[0051] To receive the NMR signals excited by the RF magnetic field pulses induced by the antennas T1-T6, the individual transmitter antennas may be used as receiver antennas. This may optimize the spatial resolution, which in this case becomes the (bipole) length of the individual antennas, i.e., approximately Lant/N.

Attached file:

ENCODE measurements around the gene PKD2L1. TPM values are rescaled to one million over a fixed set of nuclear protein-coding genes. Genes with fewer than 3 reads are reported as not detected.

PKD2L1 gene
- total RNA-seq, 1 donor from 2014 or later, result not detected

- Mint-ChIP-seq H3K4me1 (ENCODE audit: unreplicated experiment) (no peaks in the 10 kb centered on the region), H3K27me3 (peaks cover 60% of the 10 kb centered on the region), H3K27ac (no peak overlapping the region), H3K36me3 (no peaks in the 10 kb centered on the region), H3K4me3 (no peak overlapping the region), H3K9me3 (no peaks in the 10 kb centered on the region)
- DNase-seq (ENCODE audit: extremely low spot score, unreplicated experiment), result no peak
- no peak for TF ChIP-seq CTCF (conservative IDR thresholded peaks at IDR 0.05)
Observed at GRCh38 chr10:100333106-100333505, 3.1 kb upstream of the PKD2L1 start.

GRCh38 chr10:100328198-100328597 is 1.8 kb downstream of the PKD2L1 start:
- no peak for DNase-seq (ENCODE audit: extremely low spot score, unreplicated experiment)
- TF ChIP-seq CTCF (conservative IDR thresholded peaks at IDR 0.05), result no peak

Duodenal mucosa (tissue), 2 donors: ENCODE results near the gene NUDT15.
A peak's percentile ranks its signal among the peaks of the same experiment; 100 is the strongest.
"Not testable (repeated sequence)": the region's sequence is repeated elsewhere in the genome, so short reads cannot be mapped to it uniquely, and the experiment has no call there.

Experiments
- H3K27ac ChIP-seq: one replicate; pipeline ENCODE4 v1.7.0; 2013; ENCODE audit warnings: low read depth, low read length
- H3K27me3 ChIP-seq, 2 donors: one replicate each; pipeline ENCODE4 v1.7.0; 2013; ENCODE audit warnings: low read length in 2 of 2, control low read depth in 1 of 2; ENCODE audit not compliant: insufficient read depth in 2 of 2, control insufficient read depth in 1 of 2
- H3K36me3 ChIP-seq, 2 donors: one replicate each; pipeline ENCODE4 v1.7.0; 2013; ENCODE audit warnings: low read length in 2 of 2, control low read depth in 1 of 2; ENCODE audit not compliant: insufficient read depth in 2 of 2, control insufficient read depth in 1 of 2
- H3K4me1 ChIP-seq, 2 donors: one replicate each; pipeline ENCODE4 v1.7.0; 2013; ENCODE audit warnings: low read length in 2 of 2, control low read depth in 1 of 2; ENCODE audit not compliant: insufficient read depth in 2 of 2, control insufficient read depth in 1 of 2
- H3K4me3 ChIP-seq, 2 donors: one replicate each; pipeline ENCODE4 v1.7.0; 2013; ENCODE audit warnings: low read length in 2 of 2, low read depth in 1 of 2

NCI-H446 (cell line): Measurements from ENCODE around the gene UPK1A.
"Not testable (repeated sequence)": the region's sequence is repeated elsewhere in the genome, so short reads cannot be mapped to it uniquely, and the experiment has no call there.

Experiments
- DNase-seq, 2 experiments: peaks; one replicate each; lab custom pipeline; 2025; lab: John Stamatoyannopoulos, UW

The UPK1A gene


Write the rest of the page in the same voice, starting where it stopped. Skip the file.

[0052] In some embodiments it may be possible to use just one receiver antenna, e.g., a wire coil, of length Lant. Using a single receiver antenna has the advantage that only a single set of receiver electronics is required. However, using a single receiver antenna of the above suggested length may result in lower spatial resolution than is made possible by the NMR excitation profile generated by operating the transmitter antennas as described above. In the example shown in FIG. 3, the spatial resolution is Lantll. This is coarser resolution than what may be obtained using N individual receiver antennas, but still better than the length of the single receiver antenna. In addition, the use of a single receiver antenna will decrease the overall signal-to-noise ratio. With a single receiver antenna, the detected signal is ideally the same as the sum of the signals detected with multiple receiver antennas, but the detected noise from the formation is 2 higher because the receiver antenna senses noise from a region that is twice as large as the region generating NMR signals.